Serves 2 - 4. Consider serving cornbread on the side. And don't forget your favorite beer.

All Text and Photos Copyright © 2009 by Elizabeth in SLO. All Rights Reserved.

Sunday, November 1, 2009

SLO Frolick

Unexpected discoveries help keep life smooth, even when the road traveled is a bit bumpy. Recently, as my mother and I drove off the beaten path of San Luis Obispo County—lost, confused, and in search of a small winery located on top of Frog Pond Mountain on the west side of Atascadero—I wondered if our final destination was within reach. But finally, just when we had given up hope, we stumbled upon the right course, leading us to the home of Frolicking Frog (formerly EROS Cellars), Atascadero’s only winery.

Perched obscurely amongst oak trees and surrounded by stunning hillside views, we began to understand how “a fine wine begins with nature’s blessings and virtuous expectations.” Our gracious hosts for the afternoon, winemaker Stu Goldman and marketing and sales director Maria Montijo-Goldman, greeted us at their lovely home and winery, paying no mind to our 45-minute late arrival. Open only by appointment, they welcomed us with open arms. Although my mother and I already had the pleasure of tasting a few of Frolicking Frog’s smooth, delicious wines at SLO County events during the past year, we had no idea what an indulgent and educational afternoon lay ahead.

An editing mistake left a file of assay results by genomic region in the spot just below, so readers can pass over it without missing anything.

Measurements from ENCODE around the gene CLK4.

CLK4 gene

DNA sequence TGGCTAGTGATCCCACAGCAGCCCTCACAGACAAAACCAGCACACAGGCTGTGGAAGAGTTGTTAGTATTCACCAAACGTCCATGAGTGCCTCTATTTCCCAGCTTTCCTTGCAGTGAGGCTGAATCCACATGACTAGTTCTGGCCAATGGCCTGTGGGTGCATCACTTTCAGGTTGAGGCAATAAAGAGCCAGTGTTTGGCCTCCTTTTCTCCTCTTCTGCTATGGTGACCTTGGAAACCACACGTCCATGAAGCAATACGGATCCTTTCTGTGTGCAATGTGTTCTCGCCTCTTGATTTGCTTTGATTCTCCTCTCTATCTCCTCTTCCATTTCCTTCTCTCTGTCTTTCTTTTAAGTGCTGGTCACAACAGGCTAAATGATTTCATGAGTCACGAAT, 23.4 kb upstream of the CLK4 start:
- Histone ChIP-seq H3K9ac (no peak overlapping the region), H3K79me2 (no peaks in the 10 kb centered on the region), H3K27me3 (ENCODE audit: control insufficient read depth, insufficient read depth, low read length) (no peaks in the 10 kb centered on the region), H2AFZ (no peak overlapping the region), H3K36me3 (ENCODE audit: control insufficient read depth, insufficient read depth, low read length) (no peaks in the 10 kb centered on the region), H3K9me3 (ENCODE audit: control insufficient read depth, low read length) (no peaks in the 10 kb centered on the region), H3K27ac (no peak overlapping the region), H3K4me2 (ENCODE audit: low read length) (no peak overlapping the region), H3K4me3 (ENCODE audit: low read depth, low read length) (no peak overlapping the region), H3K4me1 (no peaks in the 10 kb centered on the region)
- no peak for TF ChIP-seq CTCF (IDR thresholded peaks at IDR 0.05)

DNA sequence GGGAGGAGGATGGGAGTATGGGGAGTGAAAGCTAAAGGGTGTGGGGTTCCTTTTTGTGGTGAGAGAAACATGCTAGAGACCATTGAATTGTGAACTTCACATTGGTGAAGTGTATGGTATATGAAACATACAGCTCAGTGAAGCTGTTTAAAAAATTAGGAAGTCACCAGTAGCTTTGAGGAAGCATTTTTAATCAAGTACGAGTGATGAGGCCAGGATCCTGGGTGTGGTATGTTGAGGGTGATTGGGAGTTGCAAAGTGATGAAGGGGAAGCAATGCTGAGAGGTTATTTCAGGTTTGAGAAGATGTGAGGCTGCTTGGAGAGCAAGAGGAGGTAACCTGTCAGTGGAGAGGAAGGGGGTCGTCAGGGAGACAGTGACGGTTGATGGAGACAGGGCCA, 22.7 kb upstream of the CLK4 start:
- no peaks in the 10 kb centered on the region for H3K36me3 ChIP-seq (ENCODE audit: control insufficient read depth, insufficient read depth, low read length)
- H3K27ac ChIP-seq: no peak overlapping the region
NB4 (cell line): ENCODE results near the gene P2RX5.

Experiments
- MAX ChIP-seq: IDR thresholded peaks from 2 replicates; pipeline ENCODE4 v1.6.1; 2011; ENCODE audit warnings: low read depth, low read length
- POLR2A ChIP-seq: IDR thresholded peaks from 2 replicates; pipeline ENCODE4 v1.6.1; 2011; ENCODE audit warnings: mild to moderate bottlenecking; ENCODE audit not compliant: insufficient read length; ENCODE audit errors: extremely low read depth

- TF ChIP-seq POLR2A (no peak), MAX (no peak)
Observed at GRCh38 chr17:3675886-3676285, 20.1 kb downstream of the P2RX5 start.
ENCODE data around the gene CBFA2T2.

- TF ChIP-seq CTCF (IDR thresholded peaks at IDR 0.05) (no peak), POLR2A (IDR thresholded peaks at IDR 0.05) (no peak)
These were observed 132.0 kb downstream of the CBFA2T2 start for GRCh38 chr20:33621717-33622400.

Stu and Maria led us to their quaint winery facility, full of American oak barrels brimming with ageing wine and vats of fermenting grapes. Removing the lid of one of the tanks of crushed Zinfandel and stirring its fragrant purple mash, Stu allowed us to revel in the awesome sight (and scent) of fermenting fruit. Melded for about two weeks, this spicy varietal would soon be barrel-aged for two years before bottling. This year, utilizing only Paso Robles appellation grapes, their annual production of 400 cases will include Sauvignon Blanc, Cabernet Sauvignon, Cabernet Franc, Syrah, Petite Syrah, and Zinfandel. These winemakers—who originally only produced Cabernet Sauvignon—have come a long way.

Moving to their stunning property almost 20 years ago (which now includes goats, dogs, cats, chickens, and wind chimes—to ward off rattlesnakes), Stu recounted why he started making wine, pointing to the Mission grapevines they inherited with the acreage, growing just beyond their house and laughed, “If life gives you lemons, what are you going to do?” After experimenting as home winemakers for several years, they went commercial in 2003 with Cabernet Sauvignon, venturing out in 2006 to include other varietals.

Stu’s “hobby gone wild” now keeps him busy, in addition to his full-time responsibilities as a goldsmith. Visiting vineyards throughout the year, Stu tastes for complexity and keeps an eye on the quality of the grapes he chooses to purchase. Close to harvest-time, he tests the ph and acid levels. Stu recounted that although this year ph levels were off and acids were low, creating more of a challenge to make a good wine, his confidence to create quality wine remained high. We soon got a taste of the past successful fruits of his labor.